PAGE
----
Here’s something to think about. We recently asked if Google and Facebook should be filtering our content for us. This was an article I wrote in response to recent discussion about what Eli Pariser coined as “The Filter Bubble” – the concept of our web content being increasingly filtered for us by personalization algorithms on many of the sites we use.
For example, Google shows us personalized search results. Facebook chooses the stories to show us in our news feeds rather than just showing everything from every friend. Meanwhile, who know what we’re missing?
It’s an interesting discussion, but now there is a new element with the emergence of Google+. With Google+ content is being even more filtered than it is on Facebook, but it’s by those sharing it rather than the algorithm.
This filtering comes from Google’s “Circles” concept, which lets you share with specific groups of friends. You can share publicly or you can share with specific circles. With circles, people are forced to choose whether they want to share with every single person who chooses to follow them (which may or may not be people they know personally) or certain people that they do know.
This is all great from a privacy perspective, and Google’s system has received much praise for that. At the same time, however, how much interesting content are we missing out on because we’re not in the right circle?
Right now, if I’m friends with you on Facebook, I can see an interesting link that you’ve shared (unless you’ve specifically blocked me). Even if Facebook’s algorithm didn’t show it to me in the news feed, I still have access to it. I can go see it on your Wall for example. I can see it in an app like LinkNotify (disclosure: property of WebProNews publisher iEntry). The point is, that content is accessible to me.
On Google+, I have to be in the specific circle that you chose to share that piece of content with. There will likely be many, many times when people share something with a certain circle of friends, not because of the privacy element where they just don’t want others to see it, but just because they think it will appeal more to that group. Meanwhile, those of us not in that circle may be missing out on something that we would’ve found truly interesting or helpful.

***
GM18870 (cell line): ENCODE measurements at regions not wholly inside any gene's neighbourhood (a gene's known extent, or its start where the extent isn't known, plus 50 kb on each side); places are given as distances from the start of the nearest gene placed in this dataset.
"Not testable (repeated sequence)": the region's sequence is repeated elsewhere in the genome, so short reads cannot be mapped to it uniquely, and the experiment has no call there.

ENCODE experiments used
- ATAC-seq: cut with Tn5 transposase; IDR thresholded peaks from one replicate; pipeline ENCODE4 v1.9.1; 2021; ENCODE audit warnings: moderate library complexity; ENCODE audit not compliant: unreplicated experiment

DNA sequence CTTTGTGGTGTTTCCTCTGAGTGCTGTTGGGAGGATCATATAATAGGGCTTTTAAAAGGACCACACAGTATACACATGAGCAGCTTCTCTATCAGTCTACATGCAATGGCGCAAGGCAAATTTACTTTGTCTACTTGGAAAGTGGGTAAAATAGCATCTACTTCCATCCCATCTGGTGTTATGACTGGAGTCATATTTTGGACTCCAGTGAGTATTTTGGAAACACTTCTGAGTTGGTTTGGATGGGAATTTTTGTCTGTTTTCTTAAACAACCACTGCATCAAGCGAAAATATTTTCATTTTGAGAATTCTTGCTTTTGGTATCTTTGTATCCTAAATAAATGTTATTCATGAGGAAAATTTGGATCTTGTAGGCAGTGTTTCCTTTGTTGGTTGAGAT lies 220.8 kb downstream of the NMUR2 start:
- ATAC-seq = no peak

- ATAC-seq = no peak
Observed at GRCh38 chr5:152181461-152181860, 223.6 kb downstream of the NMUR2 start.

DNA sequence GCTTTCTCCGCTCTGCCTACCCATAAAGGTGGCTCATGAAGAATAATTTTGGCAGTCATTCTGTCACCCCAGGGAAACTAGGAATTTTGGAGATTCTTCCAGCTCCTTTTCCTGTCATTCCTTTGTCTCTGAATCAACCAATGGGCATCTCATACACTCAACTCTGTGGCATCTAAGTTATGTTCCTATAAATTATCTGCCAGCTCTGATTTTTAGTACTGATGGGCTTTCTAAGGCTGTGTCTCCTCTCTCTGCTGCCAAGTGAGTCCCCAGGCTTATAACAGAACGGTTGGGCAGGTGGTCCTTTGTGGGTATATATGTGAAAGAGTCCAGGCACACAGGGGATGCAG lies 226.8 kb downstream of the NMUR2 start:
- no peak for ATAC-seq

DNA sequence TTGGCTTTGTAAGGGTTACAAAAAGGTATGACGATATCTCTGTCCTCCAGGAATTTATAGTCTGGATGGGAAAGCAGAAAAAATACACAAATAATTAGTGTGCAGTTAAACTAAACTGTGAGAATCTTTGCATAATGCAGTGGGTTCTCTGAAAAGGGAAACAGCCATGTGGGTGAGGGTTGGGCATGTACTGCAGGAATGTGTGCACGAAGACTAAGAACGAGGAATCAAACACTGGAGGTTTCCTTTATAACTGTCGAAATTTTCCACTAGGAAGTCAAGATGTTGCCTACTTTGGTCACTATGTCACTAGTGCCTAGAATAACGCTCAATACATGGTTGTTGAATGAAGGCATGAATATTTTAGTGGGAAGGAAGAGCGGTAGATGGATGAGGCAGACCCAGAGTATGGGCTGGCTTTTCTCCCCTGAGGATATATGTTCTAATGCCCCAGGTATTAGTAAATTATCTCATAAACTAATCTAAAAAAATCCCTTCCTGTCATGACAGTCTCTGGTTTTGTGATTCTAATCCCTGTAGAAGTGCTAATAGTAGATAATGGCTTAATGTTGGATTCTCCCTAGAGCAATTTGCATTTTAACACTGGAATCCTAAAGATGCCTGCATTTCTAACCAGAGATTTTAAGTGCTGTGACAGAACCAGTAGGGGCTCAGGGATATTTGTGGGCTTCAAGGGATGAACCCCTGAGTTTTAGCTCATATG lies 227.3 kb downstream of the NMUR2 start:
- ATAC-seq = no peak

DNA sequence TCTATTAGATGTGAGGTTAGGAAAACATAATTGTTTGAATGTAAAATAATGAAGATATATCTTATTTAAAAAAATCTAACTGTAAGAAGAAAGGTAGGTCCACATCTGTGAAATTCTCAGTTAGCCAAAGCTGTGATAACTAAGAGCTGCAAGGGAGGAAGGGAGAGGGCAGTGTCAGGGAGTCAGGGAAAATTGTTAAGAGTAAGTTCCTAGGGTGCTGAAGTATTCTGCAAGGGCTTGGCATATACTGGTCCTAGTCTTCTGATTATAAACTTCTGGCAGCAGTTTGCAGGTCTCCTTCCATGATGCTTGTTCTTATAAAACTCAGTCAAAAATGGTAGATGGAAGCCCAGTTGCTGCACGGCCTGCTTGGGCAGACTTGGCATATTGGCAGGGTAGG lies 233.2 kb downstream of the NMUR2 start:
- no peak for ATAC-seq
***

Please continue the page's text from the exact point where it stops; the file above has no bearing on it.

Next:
If Google+ grows to Facebook’s size, this would no doubt be a whole lot of filtered content, and I’d be surprised if the majority of it was filtered strictly because of actual privacy concerns.
Is this a major problem? Probably not, but I think it does speak to the increasingly filtered “bubble” of content consumption web users are finding themselves in whether they realize it or not.
On the bright side, it should help to filter out a great deal of “noise”. Also, there will be a whole lot of Twitter-esque public sharing. I think it will be interesting to observe how people use the Circles feature as time goes on. Will the majority of user posts be public or go to certain circles? I find that in the short time I’ve been using it, I’ve trended towards more filtered circle-based sharing than public updates. How are you using it?